Sometimes it’s okay to surf the web all day — you’re learning new things and connecting with people, right? — but other days you need to get some real work done. Maybe you’re on a deadline. Maybe you won’t get paid unless you produce something tangible. […]

Sometimes it’s okay to surf the web all day — you’re learning new things and connecting with people, right? — but other days you need to get some real work done. Maybe you’re on a deadline. Maybe you won’t get paid unless you produce something tangible. Maybe you just want that sense of accomplishment that comes from having moved a project significantly forward.

Here’s a five step process for putting yourself in a productive mood. Modify it to suit your needs and temperament.

1. Shine your sink. Just metaphorically speaking, of course. This idea comes from Marla Cilley, a.k.a. FlyLady, a productivity pundit for the homemaking set. She recommends that her followers start with a shiny sink — it gives a sense of control and motivation with a minimum of effort and time.

When you’re getting ready to do your web work, you need an initiating task like shining your sink that gives you a boost of confidence and a small sense of accomplishment. Choose a task you do every time you start to work — at the beginning of the day, after a lunch break, whenever you’ve gotten distracted — that sets you on track for productivity. You might choose emptying your inbox or straightening your desk. Choose something you can get done in relatively short period of time. Then make sure you keep that sink shiny: keep the inbox empty or the desktop clean.

2. Turn off your email notifier and shut down your email. Don’t worry; you can turn it back on shortly. This tells your email-mad soul that it’s time to do something other than respond obsessively to whatever arrives in your inbox.

3. Declare yourself. Tell your world you’re working. Set your IM presence to unavailable with a description of what you’re working on. If you’re a Twitterer, tell your friends what you’re planning to accomplish. If you have a Tumblelog, write it there. Now you’ve made an external commitment, and, if you set your IM presence appropriately, people will know not to bother you.

4. Set the mood with music or other sounds. Which music or other sounds work best to get you in the mood to work will depend on many factors, including your current emotional state, your temperament, and what kind of work you need to get done. Some people like loud, energetic music that motivates. Others do best with ambient tunes like you can find on the Internet radio stations Drone Zone or radioAmbient.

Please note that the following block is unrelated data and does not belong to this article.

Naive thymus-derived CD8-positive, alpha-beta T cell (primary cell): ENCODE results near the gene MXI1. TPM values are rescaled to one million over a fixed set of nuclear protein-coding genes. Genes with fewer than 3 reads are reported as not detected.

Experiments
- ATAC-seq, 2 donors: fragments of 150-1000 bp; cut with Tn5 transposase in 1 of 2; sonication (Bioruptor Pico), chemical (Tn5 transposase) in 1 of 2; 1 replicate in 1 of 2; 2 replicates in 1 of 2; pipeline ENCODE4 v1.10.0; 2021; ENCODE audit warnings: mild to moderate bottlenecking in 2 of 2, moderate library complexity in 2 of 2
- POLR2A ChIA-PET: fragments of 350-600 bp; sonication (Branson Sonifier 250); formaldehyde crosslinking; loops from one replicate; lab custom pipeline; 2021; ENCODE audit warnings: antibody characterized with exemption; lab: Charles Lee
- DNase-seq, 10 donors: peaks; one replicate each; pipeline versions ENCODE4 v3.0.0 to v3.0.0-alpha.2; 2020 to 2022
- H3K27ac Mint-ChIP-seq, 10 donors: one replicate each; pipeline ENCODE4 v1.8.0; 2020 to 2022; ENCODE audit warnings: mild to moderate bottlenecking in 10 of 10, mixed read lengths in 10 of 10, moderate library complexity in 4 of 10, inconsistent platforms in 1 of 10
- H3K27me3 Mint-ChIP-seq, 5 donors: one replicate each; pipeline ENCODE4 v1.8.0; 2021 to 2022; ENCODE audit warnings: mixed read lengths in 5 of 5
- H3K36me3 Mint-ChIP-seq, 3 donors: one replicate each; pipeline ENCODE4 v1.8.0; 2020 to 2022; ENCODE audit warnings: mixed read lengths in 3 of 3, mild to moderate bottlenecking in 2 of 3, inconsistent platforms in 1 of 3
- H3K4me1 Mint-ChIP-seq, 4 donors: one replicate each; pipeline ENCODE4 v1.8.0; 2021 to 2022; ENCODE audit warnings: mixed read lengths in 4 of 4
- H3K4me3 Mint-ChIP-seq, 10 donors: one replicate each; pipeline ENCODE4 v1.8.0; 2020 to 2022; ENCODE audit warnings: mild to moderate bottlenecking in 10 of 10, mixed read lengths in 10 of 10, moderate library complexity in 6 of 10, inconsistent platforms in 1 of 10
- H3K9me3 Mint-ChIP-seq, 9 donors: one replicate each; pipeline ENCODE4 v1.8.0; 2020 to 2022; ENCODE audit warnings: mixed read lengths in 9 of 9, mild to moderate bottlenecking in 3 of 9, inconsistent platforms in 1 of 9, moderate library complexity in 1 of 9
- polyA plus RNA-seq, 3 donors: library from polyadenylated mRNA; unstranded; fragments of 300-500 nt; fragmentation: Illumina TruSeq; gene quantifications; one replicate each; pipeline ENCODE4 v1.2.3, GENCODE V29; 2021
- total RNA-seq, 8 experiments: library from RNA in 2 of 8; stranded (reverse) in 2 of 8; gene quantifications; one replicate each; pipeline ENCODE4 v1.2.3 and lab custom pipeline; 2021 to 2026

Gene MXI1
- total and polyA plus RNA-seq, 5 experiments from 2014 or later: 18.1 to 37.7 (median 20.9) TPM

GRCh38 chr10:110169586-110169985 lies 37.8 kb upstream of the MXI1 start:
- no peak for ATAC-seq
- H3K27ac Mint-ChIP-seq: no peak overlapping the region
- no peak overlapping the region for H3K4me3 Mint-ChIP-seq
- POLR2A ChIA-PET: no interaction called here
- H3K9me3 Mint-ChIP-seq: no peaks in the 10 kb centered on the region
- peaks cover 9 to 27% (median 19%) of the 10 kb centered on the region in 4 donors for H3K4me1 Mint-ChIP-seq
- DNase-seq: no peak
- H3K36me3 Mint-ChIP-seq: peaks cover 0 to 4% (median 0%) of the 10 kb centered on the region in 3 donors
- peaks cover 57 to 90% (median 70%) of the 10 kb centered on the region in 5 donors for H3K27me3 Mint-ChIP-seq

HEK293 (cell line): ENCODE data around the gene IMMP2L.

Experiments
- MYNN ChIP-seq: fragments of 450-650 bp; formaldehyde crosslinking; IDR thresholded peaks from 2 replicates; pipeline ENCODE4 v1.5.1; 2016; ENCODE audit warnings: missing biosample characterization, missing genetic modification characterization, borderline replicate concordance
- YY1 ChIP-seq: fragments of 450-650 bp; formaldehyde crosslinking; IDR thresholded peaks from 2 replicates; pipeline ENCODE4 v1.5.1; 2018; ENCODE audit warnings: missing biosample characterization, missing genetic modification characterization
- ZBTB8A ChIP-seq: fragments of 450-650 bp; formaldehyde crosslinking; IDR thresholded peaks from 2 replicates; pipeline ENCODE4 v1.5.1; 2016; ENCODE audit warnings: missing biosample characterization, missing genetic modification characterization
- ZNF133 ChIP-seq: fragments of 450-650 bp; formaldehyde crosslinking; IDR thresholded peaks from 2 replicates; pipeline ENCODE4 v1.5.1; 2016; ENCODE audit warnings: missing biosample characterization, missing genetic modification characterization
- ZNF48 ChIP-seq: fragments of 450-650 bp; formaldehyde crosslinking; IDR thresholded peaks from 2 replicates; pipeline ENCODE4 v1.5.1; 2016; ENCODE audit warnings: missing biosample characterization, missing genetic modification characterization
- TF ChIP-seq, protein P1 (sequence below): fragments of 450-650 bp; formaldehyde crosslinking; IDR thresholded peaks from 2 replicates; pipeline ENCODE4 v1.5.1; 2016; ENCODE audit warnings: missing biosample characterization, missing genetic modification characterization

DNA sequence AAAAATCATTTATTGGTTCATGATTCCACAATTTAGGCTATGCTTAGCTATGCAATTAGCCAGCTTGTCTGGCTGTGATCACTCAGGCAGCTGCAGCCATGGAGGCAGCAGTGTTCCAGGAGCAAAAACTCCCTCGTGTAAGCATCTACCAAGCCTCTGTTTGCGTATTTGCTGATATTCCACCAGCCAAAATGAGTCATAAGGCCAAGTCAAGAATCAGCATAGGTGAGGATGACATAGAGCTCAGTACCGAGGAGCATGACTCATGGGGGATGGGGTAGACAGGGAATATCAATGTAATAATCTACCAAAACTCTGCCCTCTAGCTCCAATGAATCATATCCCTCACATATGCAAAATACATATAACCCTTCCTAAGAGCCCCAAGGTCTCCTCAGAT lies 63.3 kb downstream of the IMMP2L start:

I’ve been experimenting lately with nature sounds as a relaxing cue to work. Suzanne Doucet and Chuck Plaisance have recorded a number of great CDs in this genre. Alternatively, if you need to drown out other sounds like construction across the street or the loud talker in the next cubicle, you could try white noise. You can buy ambient white noise CDs, often marketed for managing insomnia or soothing babies. On the Mac, you can use Blackhole’s Noise application.

5. Start your timer. Seems like every productivity guru I know recommends using a timer for motivation. Merlin Mann of 43Folders suggests eight minute timed procrastination dashes. Gina Trapani of Lifehacker says she used 60 minute work sessions while writing the Lifehacker book. FlyLady recommends 15 minute cleaning increments.

If you have a particularly unpleasant chore ahead of you, set your timer for only five minutes and promise yourself you can take a break afterwards. In bits and bites, you’ll get your work done, and you might even find you want to keep working after the timer rings.

You can use a kitchen timer or set something on your computer. The Mac OS X Egg Timer 2 dashboard widget is pretty cool — it will say a custom phrase when the time goes off like “take a break.” Windows users could try TimeLeft. Or try a free web-based timer.

Now you’re ready to work. If you get off track again or have just taken a break for a cup of tea or coffee, start again at step 1.

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  1. Good stuff here –absolutely resonate with item 2. Even if an incoming email is obviously low-priority auto-feed msgs from assorted business groups, I STILL will open it and thus distract myself.